Uranium tangle, two years later
It’s all about the water. More to the point, it’s about Jackie Adolph’s belief that everyone in Colorado has a right to clean water.
"Why would we not?" she asked.
Since 2007, Adolph and fellow members of Coloradoans Against Resource Destruction, or CARD, have been doggedly defending that right, which they say is endangered by a proposed in-situ uranium mine in Weld County, Colo., an area much more densely populated than those that usually skirt uranium mines.
The basic premise of the dispute between CARD and Powertech (USA) Inc., the company hoping to tap Weld County’s uranium deposits, has changed little in the last two years. CARD remains "horrified", as Adolph puts it, by the threats uranium mining poses to the area water supply, and Powertech still counters that it’s capable of restoring the water to its current level of quality or better.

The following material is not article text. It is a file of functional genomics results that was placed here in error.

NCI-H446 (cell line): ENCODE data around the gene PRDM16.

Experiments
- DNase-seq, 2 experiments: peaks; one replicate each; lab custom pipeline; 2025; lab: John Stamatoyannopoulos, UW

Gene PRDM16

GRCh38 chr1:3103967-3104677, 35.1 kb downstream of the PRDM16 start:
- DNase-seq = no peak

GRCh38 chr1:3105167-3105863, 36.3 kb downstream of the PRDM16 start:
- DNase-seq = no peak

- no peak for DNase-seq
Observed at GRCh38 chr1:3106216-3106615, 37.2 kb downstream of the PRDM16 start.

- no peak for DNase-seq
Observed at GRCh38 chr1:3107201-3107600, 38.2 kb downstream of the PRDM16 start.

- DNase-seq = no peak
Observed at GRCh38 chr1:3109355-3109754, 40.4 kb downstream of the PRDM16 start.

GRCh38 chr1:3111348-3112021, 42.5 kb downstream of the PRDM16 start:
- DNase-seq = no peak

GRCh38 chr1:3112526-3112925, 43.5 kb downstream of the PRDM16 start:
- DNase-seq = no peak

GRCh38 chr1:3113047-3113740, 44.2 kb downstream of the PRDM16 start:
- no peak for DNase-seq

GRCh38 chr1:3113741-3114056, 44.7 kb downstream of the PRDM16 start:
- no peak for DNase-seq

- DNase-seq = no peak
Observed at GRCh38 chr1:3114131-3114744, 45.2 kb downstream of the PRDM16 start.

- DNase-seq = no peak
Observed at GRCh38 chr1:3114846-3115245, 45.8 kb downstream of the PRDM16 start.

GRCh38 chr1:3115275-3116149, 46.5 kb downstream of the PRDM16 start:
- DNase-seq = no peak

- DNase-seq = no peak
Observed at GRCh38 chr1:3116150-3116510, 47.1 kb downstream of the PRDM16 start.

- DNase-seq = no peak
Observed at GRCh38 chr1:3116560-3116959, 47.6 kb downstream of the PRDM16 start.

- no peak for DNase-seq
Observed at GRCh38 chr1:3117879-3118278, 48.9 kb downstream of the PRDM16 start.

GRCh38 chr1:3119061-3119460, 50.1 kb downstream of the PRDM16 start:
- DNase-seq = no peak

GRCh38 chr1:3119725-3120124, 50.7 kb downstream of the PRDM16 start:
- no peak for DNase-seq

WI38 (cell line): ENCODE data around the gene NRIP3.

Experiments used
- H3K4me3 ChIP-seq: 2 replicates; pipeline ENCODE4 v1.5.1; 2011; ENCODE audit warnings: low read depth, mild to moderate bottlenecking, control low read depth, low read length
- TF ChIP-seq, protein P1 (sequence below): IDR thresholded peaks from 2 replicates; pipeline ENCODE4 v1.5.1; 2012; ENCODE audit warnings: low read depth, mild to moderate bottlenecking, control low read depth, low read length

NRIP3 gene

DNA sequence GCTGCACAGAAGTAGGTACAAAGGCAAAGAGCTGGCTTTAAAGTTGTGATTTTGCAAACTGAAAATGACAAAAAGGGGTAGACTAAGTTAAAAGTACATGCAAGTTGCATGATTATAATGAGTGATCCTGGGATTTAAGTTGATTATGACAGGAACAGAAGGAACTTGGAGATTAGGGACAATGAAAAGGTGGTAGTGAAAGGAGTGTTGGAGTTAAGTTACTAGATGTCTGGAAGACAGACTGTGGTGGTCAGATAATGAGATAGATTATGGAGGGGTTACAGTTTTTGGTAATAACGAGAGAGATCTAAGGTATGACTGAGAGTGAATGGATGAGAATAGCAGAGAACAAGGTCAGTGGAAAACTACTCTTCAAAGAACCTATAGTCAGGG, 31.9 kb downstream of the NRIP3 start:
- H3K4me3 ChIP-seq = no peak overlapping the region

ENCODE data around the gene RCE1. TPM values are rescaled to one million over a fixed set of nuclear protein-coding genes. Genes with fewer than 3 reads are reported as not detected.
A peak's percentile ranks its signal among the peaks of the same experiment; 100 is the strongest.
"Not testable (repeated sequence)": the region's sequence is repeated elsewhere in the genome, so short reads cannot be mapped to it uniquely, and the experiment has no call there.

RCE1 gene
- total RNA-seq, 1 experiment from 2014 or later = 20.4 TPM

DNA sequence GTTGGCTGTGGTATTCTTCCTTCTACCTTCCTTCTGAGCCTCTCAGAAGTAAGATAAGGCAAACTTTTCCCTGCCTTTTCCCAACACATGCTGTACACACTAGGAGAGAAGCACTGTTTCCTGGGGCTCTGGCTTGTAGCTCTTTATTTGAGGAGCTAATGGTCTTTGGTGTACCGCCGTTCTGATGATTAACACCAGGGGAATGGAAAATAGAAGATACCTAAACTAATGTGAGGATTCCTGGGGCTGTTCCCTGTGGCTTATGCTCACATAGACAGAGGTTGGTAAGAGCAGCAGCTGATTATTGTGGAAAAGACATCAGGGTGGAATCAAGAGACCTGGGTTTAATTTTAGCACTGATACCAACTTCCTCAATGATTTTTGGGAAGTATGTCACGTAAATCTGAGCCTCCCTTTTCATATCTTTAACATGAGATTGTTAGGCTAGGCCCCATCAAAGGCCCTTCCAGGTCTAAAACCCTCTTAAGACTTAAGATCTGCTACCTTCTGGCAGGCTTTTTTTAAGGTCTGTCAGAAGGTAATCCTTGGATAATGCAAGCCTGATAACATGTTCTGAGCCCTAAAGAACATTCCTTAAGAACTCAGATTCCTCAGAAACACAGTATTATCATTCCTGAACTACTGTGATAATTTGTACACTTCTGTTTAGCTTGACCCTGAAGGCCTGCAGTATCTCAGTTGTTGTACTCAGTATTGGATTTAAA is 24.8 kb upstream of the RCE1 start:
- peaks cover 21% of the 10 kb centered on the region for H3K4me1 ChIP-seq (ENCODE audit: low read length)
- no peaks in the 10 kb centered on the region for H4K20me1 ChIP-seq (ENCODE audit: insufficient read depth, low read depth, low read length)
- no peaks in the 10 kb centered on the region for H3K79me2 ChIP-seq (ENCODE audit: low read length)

"That’s always the goal, no matter where you are in the United States," said Richard Clement, Powertech President and CEO.
But a few things have changed. The stakes were raised by Powertech’s recent announcement that it optioned the mineral and water rights to an additional 3,585 acres in Weld County, practically doubling the scope of its original plan.
And thanks, at least in part, to CARD’s efforts, the requirements of the permitting process Powertech will have to undertake are currently being hashed out by the state. Legislation passed in 2008 initiated a rulemaking process, now underway, to rewrite the rules governing in-situ uranium mining in Colorado. Powertech is waiting to submit its permit applications until the rulemaking is complete. Clement said they expect to apply for permits at both the state and federal levels by the end of the year.
Adolph, on the other hand, hopes that water quality standards will be set high enough in the new rules that uranium mining in Weld County won't be an option.
"The history is they do not restore the water," she said. "And really, I don’t know if they can."